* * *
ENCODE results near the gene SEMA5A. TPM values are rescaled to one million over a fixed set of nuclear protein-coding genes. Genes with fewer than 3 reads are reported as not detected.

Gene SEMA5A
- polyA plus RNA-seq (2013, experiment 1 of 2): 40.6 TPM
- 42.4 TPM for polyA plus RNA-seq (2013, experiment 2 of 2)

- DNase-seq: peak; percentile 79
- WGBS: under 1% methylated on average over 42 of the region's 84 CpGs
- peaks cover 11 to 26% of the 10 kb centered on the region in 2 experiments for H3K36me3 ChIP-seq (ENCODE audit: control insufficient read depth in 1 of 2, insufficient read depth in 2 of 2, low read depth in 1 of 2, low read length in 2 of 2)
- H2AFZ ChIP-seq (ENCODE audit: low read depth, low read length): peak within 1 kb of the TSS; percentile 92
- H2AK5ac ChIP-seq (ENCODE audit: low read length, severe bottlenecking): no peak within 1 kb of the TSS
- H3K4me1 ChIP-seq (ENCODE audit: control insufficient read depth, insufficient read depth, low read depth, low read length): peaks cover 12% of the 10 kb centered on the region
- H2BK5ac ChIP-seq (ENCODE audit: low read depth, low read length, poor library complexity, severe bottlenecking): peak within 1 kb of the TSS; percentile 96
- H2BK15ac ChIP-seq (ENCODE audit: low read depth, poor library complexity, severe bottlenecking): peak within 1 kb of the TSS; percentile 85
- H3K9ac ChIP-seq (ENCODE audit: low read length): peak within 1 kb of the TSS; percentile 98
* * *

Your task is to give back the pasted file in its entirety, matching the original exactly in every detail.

ENCODE results near the gene SEMA5A. TPM values are rescaled to one million over a fixed set of nuclear protein-coding genes. Genes with fewer than 3 reads are reported as not detected.

Gene SEMA5A
- polyA plus RNA-seq (2013, experiment 1 of 2): 40.6 TPM
- 42.4 TPM for polyA plus RNA-seq (2013, experiment 2 of 2)

- DNase-seq: peak; percentile 79
- WGBS: under 1% methylated on average over 42 of the region's 84 CpGs
- peaks cover 11 to 26% of the 10 kb centered on the region in 2 experiments for H3K36me3 ChIP-seq (ENCODE audit: control insufficient read depth in 1 of 2, insufficient read depth in 2 of 2, low read depth in 1 of 2, low read length in 2 of 2)
- H2AFZ ChIP-seq (ENCODE audit: low read depth, low read length): peak within 1 kb of the TSS; percentile 92
- H2AK5ac ChIP-seq (ENCODE audit: low read length, severe bottlenecking): no peak within 1 kb of the TSS
- H3K4me1 ChIP-seq (ENCODE audit: control insufficient read depth, insufficient read depth, low read depth, low read length): peaks cover 12% of the 10 kb centered on the region
- H2BK5ac ChIP-seq (ENCODE audit: low read depth, low read length, poor library complexity, severe bottlenecking): peak within 1 kb of the TSS; percentile 96
- H2BK15ac ChIP-seq (ENCODE audit: low read depth, poor library complexity, severe bottlenecking): peak within 1 kb of the TSS; percentile 85
- H3K9ac ChIP-seq (ENCODE audit: low read length): peak within 1 kb of the TSS; percentile 98